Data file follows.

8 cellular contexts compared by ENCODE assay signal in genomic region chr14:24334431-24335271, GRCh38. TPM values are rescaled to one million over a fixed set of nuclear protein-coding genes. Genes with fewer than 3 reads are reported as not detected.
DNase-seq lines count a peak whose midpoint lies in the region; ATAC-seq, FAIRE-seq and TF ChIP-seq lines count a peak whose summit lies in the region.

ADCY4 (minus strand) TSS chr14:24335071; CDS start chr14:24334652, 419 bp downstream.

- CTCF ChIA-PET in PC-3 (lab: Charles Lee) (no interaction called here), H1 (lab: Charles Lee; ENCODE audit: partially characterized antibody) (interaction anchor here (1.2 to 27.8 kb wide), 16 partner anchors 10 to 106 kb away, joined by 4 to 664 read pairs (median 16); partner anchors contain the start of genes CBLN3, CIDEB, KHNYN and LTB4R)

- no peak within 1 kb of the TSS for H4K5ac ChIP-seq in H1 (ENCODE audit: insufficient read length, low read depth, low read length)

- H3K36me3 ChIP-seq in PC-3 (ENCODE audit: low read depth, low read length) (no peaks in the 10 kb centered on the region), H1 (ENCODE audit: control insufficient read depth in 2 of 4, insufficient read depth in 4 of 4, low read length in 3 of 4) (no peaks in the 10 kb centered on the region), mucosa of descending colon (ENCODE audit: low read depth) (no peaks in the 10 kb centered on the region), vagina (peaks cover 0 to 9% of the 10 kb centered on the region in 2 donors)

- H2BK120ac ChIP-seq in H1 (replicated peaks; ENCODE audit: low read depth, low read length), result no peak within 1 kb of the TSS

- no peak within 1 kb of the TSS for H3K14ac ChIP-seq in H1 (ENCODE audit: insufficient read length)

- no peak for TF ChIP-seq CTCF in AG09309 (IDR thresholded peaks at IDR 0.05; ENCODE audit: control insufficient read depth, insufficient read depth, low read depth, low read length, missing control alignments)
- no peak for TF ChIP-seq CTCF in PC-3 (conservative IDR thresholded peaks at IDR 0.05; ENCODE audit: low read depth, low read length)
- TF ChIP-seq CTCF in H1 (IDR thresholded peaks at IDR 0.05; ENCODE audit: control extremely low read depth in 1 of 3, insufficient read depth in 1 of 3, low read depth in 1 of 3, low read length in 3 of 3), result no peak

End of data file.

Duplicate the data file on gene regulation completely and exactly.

8 cellular contexts compared by ENCODE assay signal in genomic region chr14:24334431-24335271, GRCh38. TPM values are rescaled to one million over a fixed set of nuclear protein-coding genes. Genes with fewer than 3 reads are reported as not detected.
DNase-seq lines count a peak whose midpoint lies in the region; ATAC-seq, FAIRE-seq and TF ChIP-seq lines count a peak whose summit lies in the region.

ADCY4 (minus strand) TSS chr14:24335071; CDS start chr14:24334652, 419 bp downstream.

- CTCF ChIA-PET in PC-3 (lab: Charles Lee) (no interaction called here), H1 (lab: Charles Lee; ENCODE audit: partially characterized antibody) (interaction anchor here (1.2 to 27.8 kb wide), 16 partner anchors 10 to 106 kb away, joined by 4 to 664 read pairs (median 16); partner anchors contain the start of genes CBLN3, CIDEB, KHNYN and LTB4R)

- no peak within 1 kb of the TSS for H4K5ac ChIP-seq in H1 (ENCODE audit: insufficient read length, low read depth, low read length)

- H3K36me3 ChIP-seq in PC-3 (ENCODE audit: low read depth, low read length) (no peaks in the 10 kb centered on the region), H1 (ENCODE audit: control insufficient read depth in 2 of 4, insufficient read depth in 4 of 4, low read length in 3 of 4) (no peaks in the 10 kb centered on the region), mucosa of descending colon (ENCODE audit: low read depth) (no peaks in the 10 kb centered on the region), vagina (peaks cover 0 to 9% of the 10 kb centered on the region in 2 donors)

- H2BK120ac ChIP-seq in H1 (replicated peaks; ENCODE audit: low read depth, low read length), result no peak within 1 kb of the TSS

- no peak within 1 kb of the TSS for H3K14ac ChIP-seq in H1 (ENCODE audit: insufficient read length)

- no peak for TF ChIP-seq CTCF in AG09309 (IDR thresholded peaks at IDR 0.05; ENCODE audit: control insufficient read depth, insufficient read depth, low read depth, low read length, missing control alignments)
- no peak for TF ChIP-seq CTCF in PC-3 (conservative IDR thresholded peaks at IDR 0.05; ENCODE audit: low read depth, low read length)
- TF ChIP-seq CTCF in H1 (IDR thresholded peaks at IDR 0.05; ENCODE audit: control extremely low read depth in 1 of 3, insufficient read depth in 1 of 3, low read depth in 1 of 3, low read length in 3 of 3), result no peak